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Prison officers on a day of protest against deteriorating working conditions in UK jails have been ordered to resume their duties after the government won an emergency High Court injunction declaring their action unlawful.

The protest, due to last until midnight on Tuesday, aims to highlight rising violence among inmates and falling staff numbers. The Prison Officers’ Association said the 10,000 members taking part would come to work but would provide only emergency cover to protect prisoners’ wellbeing.

However, since prison officers are technically forbidden from striking, the Ministry of Justice argued in court that the union should be prevented from “inducing any form of industrial action”.

Daniel Stilitz QC, for the ministry, told the judge that the POA was “liable as a trade union for its unlawful inducement”.

Stuart Brittenden, counsel for the union, countered that the secretary of state was in breach of her contract in “failing to provide a safe place and a system of work”, and as such, “any instruction to them to continue working in those conditions in this environment is an unlawful one”.

Trials have been suspended in courts across the country due to defendants not being transferred from custody to court. One of the cases affected concerns the killing of the Labour MP Jo Cox days before the EU referendum. The jury had been due to hear the first day of prosecution evidence against Thomas Mair, who is accused of her murder, but when he failed to appear at the Old Bailey, the judge with “great reluctance” called a halt to the trial.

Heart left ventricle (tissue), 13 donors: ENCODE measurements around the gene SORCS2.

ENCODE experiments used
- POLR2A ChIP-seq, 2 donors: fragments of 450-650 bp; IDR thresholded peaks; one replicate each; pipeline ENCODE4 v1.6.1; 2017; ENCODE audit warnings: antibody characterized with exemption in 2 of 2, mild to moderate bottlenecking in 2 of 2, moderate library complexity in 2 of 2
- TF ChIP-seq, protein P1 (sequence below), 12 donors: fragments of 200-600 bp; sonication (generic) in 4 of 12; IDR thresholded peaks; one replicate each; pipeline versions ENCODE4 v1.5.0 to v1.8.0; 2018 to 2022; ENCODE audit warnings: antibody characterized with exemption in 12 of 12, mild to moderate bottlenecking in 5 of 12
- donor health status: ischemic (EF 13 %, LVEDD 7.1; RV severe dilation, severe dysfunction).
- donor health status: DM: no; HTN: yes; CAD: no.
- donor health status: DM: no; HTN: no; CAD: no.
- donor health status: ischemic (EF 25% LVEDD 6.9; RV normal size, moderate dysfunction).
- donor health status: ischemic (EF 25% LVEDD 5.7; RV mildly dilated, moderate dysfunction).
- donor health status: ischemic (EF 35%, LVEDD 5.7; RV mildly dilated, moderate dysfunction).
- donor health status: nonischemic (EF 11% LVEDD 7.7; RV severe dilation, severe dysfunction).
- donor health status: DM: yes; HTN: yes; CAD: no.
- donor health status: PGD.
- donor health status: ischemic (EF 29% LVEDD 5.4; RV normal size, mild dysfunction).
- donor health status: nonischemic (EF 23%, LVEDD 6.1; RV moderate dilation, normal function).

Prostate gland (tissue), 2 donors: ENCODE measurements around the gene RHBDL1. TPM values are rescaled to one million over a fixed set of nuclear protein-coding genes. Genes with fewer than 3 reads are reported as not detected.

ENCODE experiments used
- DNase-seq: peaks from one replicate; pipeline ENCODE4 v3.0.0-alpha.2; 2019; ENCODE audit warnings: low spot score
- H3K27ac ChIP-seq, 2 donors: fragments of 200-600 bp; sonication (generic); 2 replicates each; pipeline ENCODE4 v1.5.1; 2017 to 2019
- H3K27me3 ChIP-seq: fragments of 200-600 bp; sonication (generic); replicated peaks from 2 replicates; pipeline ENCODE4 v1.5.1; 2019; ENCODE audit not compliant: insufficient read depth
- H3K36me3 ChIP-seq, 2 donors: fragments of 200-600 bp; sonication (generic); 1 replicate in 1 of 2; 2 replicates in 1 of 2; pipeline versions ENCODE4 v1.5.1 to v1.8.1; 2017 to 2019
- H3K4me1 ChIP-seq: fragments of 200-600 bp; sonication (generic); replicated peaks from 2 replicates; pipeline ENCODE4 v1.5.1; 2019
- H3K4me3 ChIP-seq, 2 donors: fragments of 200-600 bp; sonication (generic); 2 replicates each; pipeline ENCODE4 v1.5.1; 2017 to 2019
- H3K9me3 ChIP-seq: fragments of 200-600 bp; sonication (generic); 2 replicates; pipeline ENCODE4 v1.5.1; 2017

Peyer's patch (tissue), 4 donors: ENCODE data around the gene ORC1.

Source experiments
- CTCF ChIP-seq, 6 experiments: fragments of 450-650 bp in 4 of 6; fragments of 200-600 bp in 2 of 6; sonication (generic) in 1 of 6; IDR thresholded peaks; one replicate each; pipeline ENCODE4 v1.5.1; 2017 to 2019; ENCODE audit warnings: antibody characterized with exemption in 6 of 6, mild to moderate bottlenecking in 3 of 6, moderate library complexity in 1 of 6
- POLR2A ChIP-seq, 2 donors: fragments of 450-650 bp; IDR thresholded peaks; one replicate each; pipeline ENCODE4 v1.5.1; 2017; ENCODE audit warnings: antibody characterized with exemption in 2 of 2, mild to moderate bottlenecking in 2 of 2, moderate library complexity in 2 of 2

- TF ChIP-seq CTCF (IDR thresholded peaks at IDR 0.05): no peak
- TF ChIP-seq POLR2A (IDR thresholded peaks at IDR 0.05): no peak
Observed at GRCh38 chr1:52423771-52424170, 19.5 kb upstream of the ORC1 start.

“Members of the jury: you will observe that the defendant is not in the dock and he will not be attending court today,” Mr Justice Wilkie said. “The reason for this is there are circumstances at Belmarsh prison where he is currently residing — and I understand at prisons all over the country — which preclude bringing any prisoners to court.

“What has caused this is obviously particularly disruptive of this trial because there are witnesses who have travelled a long distance to be here.”

The hearing in London is being held 200 miles from the scene of Ms Cox’s death, under procedures used in terrorism cases. Mr Mair has refused to enter a plea and the court has entered a not guilty plea on his behalf.

The action by prison staff follows a series of incidents in jails across England and Wales, including an alleged murder, a riot and an escape from Pentonville prison in north London in the past month alone.

The number of frontline prison officers has fallen by a quarter to 18,000 in the past six years, following cuts to the Ministry of Justice budget. Meanwhile, the prison population has continued to rise and is now double what it was in the 1990s.

Liz Truss, justice secretary, last month announced reforms including a recruitment drive to increase the number of prison guards by 2,500. But people in the sector say it is increasingly hard to find staff who are prepared to work in dangerous conditions on a starting salary of just over £20,000.


The number of frontline prison officers, which has fallen by a quarter in the past six years

As the protest began, the POA said it had “consistently raised the volatile and dangerous state of prisons” as well as “chronic staff shortages”.

“The continued surge in violence and unprecedented levels of suicide and acts of self-harm, coupled with the recent murder and escapes demonstrate that the service is in meltdown,” it said in a statement.

The ministry said there was “no justification” for the officers’ action.

“We have been engaged in constructive talks with the POA over the past two weeks and have provided a comprehensive response to a range of health and safety concerns,” the department said.

“We have well-established contingencies in place to manage prisons and keep the public safe.”

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